After installing a functional WU client, I tried, again, to update my system. It spent a good 45 minutes searching for updates to my system. At the end, it returned a single required update - yet another version of the Windows Update client. Download, update & reboot.

The next time I ran Windows Update it, again, spun its wheels for 45 minutes. Finally, it came up with a list of over 150 updates that I would need to install, several of which were marked as needing to be handled individually. At this point, I'm well over 4 hours into the process.

If I'm having this sort of trouble installing and updating XP on hardware that could have originally been purchased with XP, just imagine how much trouble you'd have with something contemporary. This is why IT departments are moving away from XP; getting new systems up and running is already a nightmare. When everything goes EOL in less than a year it's just going to get worse. Even if I had known all the issues that would pop up & how to address them, I would still have been looking at 3 hours to get the base system installed before I even got around to installing any software.

In the end, I gave up on XP and just installed Fedora. It took all of about 15 minutes to install off a USB stick, recognized all my hardware & performs like a charm on this old (ca 2007) machine.

Comment: Re:Larry Correia wrote an interesting refutation (Score 3) 1255

by ameoba (#44734565) Attached to: Why One Woman Says Sending Your Kid To Private School Is Evil

At least the original author was sincere - this guy is just being an asshole because he knows it'll bring in pageviews. Once you've started using "Liberal" as an insult, you're just preaching to the choir & have no intent of actually engaging in rational discourse.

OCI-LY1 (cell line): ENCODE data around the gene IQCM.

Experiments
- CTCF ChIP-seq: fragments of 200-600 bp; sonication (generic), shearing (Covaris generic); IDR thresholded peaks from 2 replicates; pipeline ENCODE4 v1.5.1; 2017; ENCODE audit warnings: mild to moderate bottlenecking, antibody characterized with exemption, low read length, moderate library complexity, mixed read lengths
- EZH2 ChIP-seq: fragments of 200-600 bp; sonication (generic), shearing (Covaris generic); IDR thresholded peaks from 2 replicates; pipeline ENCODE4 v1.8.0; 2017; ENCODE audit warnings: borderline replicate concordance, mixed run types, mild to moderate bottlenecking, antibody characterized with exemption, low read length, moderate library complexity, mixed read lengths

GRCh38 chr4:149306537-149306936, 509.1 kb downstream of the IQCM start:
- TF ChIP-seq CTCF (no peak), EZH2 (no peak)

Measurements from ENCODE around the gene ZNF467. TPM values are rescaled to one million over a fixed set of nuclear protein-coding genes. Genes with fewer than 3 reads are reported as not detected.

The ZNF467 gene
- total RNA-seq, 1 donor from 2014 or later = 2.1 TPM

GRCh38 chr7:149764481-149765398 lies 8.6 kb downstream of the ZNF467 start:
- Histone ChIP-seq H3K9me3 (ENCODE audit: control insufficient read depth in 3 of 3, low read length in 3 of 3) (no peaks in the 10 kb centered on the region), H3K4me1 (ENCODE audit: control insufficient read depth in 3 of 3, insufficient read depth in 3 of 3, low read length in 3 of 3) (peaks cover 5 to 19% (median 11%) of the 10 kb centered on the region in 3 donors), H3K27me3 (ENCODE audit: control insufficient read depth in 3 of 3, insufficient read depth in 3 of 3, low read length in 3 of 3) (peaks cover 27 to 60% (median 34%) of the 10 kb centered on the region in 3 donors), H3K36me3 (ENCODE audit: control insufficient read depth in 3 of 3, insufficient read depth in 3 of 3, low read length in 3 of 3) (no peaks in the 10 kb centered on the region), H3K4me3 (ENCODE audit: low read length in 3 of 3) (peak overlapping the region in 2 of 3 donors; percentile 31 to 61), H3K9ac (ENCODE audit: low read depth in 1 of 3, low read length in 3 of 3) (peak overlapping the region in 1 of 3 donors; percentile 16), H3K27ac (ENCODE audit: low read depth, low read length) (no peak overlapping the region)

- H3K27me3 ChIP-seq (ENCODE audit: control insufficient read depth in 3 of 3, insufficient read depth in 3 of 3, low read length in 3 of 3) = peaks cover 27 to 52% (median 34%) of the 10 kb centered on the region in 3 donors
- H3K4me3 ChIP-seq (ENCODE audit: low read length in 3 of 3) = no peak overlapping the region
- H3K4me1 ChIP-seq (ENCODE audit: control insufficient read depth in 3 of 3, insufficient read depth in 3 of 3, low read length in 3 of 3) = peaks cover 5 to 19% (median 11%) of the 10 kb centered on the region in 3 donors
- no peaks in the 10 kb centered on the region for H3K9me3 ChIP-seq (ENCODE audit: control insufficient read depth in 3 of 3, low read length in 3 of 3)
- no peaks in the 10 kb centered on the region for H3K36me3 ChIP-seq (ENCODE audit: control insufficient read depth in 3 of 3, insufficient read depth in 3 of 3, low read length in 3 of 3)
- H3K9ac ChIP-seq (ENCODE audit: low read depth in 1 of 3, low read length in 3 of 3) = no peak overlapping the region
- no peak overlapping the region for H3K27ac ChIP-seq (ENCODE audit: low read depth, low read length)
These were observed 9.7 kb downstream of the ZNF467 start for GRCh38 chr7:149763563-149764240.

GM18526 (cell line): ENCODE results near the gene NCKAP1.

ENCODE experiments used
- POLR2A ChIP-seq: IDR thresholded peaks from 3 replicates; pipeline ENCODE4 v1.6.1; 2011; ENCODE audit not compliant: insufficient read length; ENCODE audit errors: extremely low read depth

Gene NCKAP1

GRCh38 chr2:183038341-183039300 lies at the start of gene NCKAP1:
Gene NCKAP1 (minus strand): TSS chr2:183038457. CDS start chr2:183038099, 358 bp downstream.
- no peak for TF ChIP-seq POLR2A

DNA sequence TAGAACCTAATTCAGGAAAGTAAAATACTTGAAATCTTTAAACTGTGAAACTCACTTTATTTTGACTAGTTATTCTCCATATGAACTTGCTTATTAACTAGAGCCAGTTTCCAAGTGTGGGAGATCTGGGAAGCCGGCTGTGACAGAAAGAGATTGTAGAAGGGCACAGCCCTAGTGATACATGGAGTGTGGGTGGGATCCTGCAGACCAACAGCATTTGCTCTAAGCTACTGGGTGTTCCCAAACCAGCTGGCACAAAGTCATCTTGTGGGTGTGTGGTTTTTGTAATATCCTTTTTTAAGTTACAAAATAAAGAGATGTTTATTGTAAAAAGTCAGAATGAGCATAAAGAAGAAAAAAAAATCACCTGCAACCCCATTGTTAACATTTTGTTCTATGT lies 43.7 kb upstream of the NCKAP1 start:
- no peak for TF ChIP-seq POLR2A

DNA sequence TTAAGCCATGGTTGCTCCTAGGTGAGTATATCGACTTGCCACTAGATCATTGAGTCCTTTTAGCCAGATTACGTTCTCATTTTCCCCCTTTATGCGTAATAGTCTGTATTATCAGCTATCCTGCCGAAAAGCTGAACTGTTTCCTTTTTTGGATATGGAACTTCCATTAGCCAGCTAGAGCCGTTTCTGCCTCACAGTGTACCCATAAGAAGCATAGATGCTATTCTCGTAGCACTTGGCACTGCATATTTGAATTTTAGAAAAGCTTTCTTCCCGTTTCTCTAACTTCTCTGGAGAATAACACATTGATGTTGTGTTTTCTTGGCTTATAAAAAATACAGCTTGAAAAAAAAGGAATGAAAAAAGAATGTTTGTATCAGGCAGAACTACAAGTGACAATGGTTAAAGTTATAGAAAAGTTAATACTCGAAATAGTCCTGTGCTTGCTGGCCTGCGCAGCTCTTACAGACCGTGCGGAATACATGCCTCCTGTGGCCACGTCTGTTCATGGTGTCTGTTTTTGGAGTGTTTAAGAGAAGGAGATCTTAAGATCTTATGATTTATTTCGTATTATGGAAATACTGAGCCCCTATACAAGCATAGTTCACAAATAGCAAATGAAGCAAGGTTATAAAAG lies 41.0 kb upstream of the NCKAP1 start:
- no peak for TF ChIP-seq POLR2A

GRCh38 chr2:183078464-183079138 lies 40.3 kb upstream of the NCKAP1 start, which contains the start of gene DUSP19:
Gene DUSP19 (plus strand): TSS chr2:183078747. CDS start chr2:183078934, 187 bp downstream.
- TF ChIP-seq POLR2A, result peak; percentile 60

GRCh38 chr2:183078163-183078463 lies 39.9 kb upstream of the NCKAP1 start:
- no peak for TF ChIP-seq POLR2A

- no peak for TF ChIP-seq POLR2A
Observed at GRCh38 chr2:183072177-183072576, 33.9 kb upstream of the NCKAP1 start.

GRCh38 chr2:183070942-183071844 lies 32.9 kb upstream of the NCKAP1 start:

Comment: Not really. (Score 5, Insightful) 127

by ameoba (#43886101) Attached to: Will Your Video Game Collection Appreciate Over Time?

Let's look at the typical life-cycle of a collectible using baseball cards.

When they first came out in the early 1900s, nobody really cared about them. Through the 70s and 80, they were mostly seen as kids stuff and abused, lost & thrown away. Supplies of cards up through this time are fairly limited. Around 1990, news hit of a baseball card selling for half a million dollars. Things changed overnight - every kid was treating their cards like treasure. People have held on to them in pristine condition. These days, you can buy unopened, complete sets of cards from the mid-90s for less than their original retail value. They have become so un-collectible that their value hasn't even kept up with inflation.

Video game collecting has passed this point. Sure, you might still see big deals on used NES collections but anything much newer was sold in large enough numbers and preserved well enough that unless you have sealed boxes, it's just used junk. There's always going to be exceptions but, for the most part, I wouldn't plan my retirement on keeping my XBox clean.

No problem is so formidable that you can't just walk away from it. -- C. Schulz